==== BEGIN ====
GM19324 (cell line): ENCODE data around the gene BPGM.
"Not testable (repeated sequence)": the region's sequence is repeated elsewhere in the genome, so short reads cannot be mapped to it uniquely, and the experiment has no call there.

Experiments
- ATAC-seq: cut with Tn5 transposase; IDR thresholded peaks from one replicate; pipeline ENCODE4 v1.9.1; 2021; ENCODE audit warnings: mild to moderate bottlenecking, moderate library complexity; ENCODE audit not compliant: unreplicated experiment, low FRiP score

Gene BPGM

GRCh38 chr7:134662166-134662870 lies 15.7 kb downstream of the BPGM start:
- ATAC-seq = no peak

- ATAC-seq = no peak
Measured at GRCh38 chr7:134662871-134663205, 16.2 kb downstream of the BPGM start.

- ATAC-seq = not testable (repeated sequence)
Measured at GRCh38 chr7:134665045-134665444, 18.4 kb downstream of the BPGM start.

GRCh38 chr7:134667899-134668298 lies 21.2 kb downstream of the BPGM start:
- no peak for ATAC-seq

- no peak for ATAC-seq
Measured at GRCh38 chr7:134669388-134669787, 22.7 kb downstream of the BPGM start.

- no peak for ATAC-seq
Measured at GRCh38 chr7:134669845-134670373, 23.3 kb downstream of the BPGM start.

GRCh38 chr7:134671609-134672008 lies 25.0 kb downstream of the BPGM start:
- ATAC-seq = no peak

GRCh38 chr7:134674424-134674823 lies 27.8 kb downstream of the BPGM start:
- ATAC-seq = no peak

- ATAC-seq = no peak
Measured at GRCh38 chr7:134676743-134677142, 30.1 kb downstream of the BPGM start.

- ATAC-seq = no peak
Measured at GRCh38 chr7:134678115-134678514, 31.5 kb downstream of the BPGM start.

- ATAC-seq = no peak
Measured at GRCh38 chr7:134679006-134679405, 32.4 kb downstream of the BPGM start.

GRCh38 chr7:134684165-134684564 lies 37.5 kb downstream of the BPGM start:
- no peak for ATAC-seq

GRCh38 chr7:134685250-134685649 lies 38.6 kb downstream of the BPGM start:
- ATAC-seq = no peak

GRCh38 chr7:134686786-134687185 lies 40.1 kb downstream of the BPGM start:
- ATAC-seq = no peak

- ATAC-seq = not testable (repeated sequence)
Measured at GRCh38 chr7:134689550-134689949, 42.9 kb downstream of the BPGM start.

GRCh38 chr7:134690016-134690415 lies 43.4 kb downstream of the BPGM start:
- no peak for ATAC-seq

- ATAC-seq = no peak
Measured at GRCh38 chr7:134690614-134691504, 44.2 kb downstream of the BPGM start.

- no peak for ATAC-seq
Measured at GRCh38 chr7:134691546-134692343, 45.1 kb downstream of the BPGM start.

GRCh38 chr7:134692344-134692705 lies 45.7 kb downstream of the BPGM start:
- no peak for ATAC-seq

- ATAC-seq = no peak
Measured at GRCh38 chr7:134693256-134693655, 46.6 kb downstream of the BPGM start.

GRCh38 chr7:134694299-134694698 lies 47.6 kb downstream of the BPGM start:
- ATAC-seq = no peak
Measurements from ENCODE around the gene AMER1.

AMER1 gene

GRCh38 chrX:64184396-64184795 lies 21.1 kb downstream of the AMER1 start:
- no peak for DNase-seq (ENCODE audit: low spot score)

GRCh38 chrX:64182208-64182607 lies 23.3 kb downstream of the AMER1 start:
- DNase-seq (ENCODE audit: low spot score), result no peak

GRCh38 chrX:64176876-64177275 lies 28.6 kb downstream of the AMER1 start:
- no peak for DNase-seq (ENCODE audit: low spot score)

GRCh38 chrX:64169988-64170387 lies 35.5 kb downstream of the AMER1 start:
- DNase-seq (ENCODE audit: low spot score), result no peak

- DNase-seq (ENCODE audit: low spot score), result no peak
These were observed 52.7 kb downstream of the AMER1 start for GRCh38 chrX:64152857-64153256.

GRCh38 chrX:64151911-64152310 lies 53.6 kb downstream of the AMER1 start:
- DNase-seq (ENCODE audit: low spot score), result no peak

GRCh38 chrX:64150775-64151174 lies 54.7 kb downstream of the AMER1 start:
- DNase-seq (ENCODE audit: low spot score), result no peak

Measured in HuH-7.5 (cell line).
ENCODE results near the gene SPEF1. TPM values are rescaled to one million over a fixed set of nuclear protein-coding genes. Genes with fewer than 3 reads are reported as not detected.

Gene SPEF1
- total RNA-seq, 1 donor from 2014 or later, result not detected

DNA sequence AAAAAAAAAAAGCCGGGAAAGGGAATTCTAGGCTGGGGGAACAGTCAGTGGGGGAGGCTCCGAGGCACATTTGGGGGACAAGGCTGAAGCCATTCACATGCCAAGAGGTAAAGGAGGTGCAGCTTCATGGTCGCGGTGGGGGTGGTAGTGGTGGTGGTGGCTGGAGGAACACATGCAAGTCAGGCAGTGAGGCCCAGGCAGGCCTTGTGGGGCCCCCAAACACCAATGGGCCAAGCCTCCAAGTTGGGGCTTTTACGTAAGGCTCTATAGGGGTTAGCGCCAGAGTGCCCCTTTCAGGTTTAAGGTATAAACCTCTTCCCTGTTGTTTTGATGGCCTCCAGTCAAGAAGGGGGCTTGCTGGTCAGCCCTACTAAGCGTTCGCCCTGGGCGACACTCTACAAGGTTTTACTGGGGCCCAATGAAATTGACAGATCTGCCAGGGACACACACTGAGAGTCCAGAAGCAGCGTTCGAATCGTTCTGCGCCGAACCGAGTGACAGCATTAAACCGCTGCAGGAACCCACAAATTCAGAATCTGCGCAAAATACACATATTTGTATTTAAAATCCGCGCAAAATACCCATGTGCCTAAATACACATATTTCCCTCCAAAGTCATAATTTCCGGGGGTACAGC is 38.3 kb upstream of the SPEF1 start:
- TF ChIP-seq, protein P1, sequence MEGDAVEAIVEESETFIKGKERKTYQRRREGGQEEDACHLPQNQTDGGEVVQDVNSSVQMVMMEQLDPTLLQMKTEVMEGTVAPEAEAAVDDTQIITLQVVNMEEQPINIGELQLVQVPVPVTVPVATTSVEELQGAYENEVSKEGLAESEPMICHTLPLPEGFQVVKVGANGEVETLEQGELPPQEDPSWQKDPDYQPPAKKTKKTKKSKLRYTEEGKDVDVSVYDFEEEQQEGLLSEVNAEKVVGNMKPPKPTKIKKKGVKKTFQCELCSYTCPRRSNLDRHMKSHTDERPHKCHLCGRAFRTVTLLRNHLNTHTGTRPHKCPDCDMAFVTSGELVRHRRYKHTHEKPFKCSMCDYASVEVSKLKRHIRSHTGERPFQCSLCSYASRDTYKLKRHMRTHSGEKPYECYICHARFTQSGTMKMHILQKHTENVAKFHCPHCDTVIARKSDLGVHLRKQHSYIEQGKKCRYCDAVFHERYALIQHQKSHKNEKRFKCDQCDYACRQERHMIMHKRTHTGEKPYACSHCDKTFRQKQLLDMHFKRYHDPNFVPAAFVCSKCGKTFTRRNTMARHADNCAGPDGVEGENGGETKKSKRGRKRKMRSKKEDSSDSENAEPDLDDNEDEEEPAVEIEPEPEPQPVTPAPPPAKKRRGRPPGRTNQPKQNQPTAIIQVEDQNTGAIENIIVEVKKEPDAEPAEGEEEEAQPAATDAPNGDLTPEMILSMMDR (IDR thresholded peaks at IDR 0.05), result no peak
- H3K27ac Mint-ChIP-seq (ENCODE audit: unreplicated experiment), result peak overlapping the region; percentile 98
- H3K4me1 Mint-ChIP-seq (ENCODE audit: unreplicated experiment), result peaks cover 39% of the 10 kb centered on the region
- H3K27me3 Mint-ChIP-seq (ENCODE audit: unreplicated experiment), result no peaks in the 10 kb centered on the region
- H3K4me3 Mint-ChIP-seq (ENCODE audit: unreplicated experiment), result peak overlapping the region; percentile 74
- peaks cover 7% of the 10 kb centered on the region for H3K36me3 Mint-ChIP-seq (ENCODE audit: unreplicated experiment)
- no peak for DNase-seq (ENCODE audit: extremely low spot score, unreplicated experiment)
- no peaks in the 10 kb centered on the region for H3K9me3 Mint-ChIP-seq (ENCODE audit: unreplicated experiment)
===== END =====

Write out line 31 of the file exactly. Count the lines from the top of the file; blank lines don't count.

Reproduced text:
- ATAC-seq = no peak